Kwita Izina has become Rwanda’s brand for gorilla conservation by giving names to newborn gorilla babies.
The practice originates from Rwanda’s old cultural tradition where family members would invite friends and relatives to give a name to a newborn child in the family.
They would cook some food mainly to be enjoyed by children who came along with their parents (Kurya ubunnyano), while the old people were entertained on traditional drinks.
Kwita Izina ceremony, therefore, meant a number of things to the family and community, like welcoming the newborn baby into society and by people coming together for the occasion, signifying the value (Agaciro) attached to the newborn baby.
The name would also give the child identity and belonging, while the community had the responsibility to protect the child from any possible harm or danger.
Looking after children was not a duty of his or her family alone since the society believed in the collective responsibility towards child upbringing (Umwana n’uwumuryango).
The 15th edition of Kwita Izina in Kinigi saw the naming of 25 baby gorillas and the event attracted thousands of neighbours-the communities around the gorilla park.
These people are very important in the conservation story since they can either protect the animals or they become their enemies when they turn into poachers or killers of the animals in case they go beyond the boundaries of their habitat to encroach on crops of the people around the park, (human-animal conflict).
Rwanda’s Homegrown-innovative conservation practice of Kwita Izina, has not only attracted neighbouring communities, but also world re-known celebrities, Rwanda’s prominent personalities and high ranking dignitaries in various capacities; from within and abroad.
The occasion was presided over by the President of the Republic of Rwanda, Paul Kagame.
The profile of attendees shows that the importance of gorilla conservation (Agaciro) is given in the same way a newborn baby in the Rwandan family.
President Kagame has been at the forefront of leading by example, the conservation of endangered mountain gorillas and other wild life in Rwanda’s national parks; and that is the reason for his presence during the Kwita Izina ceremony.
President Kagame does not stop at the foothills of the gorilla park during such ceremonies, but he also treks high in the mountains to see the primates.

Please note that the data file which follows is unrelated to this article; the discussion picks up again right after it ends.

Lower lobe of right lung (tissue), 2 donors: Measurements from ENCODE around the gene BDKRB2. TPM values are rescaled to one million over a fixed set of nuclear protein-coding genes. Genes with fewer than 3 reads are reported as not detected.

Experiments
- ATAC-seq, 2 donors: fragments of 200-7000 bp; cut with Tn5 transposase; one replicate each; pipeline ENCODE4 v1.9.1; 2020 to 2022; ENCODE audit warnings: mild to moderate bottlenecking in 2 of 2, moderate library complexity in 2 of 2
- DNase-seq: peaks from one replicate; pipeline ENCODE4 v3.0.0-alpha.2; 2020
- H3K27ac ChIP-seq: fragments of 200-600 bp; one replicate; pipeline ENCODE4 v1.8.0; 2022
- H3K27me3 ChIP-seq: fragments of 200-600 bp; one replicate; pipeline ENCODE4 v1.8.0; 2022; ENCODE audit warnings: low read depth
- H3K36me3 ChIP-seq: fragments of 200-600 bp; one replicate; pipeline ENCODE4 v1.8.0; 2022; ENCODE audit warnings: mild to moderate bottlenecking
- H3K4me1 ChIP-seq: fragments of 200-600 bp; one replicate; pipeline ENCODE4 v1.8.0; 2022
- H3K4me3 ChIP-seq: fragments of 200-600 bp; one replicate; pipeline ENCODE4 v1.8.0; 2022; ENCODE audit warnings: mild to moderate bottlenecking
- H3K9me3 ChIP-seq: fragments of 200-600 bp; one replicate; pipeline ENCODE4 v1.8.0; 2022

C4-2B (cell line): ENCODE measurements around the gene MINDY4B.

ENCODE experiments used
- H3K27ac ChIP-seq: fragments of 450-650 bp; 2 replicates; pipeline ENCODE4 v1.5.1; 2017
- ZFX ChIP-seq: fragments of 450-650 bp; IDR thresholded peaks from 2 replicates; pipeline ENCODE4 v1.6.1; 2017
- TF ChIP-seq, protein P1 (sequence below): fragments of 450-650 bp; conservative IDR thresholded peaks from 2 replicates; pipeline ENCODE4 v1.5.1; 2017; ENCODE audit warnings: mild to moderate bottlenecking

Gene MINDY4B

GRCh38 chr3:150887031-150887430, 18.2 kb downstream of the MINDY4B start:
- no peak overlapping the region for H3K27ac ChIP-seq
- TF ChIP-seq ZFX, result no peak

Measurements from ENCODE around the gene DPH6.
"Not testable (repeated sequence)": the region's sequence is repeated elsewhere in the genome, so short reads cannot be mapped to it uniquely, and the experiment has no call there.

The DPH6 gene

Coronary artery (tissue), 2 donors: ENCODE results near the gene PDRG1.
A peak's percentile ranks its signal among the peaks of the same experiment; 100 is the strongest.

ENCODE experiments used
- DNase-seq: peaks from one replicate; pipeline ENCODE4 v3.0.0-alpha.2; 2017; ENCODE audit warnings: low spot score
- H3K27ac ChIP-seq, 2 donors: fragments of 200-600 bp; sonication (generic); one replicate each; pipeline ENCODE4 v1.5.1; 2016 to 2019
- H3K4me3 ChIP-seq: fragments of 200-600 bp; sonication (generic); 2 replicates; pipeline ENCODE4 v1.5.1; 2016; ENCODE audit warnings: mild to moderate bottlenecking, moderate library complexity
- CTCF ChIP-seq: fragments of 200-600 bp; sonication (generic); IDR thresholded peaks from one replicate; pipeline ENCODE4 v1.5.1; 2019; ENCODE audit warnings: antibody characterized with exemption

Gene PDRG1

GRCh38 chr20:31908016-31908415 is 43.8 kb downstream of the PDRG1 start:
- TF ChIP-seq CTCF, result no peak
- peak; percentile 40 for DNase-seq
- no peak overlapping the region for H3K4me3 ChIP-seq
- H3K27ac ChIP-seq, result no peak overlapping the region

Those who have listened to the President talking about conservation, have heard this fascinating story when a silverback gorilla charged at him with his visitors and they all had to humble themselves and show submission to the giant primate.
One of the president’s visitors joked to him that, “tell the silverback that you are the president of Rwanda’’!
The communities around the park have been sensitized to become gorilla conservation partners, some of whom were poachers in the past, and now have turned into game rangers and guides.
The government has ensured that the living standards of the local communities around the parks are improved by allocating them 10 per cent of the tourism revenue. This creates a strong incentive to protect the gorilla and their environment.
The world celebrities who attended the 15th edition of Kwita Izina like Naomi Campbell, Tony Adams, musicians Meddy, Ne-Yo and politicians like former Ethiopian Prime Minister, Haillemariam Desalegn Boshe, become conservation ambassadors, and attract more tourists and more revenue for the country.
Figures from Rwanda Development indicate that gorilla trekking raised $19.2 million in annual foreign exchange revenues in 2018, representing a 25 per cent growth compared to the previous year.
Due to good conservation practices, the number of gorillas have also increased steadily not only for Rwanda, but for the sole world habitat of gorillas in the forests bordering Rwanda, Uganda and the Democratic Republic of Congo. In 1985, only 300 mountain gorillas were estimated to be left on planet earth, while to date, the total number of gorillas is estimated at around 900.
What lessons does Rwanda’s Kwita Izina present to Africa? The first and foremost is that home grown conservation practices and choices, work much more better from an informed, life lived practical experiences and perspectives than foreign imposed ones. Let me explain.
African countries have been subjected to international treaties which on careful scrutiny, do not serve the interests of Africa’s development aspirations.
Take, for example, the conservation of elephants where the Convention on International Trade in Endangered Species (CITES), advises burning of ivory recovered from poachers as a deterrent to the evil practice of poaching!.
Unfortunately, many African countries have willingly complied although statistics indicate that the policy of burning ivory did not stop poachers from killing the elephants. This is ill advice believing that burning of ivory can stop poaching, is like believing that financial Aid will eliminate poverty from Africa.
In practical terms, it makes no economic sense for Africa to burn ivory and then turn to Western governments and conservation NGOs to ask for conservation support funds.
At one time, I asked one of the campaigners of ivory burning whether if he caught a thief stealing food from his garden and burns it would stop the thief from coming back to steal. The response was baffling.
But I told him that both the food owner and the thief risked starving by burning the food.
Elephants are found only in Africa and Asia, and the two continents had no say in the drafting of The CITES convention signed in Washington in 1973, just like with many other so called international treaties.
It is high time that African countries took charge of what belongs to them, while foreign support and advice is considered secondary, and accepted if it has value addition or fits into the domestic context.
The Express News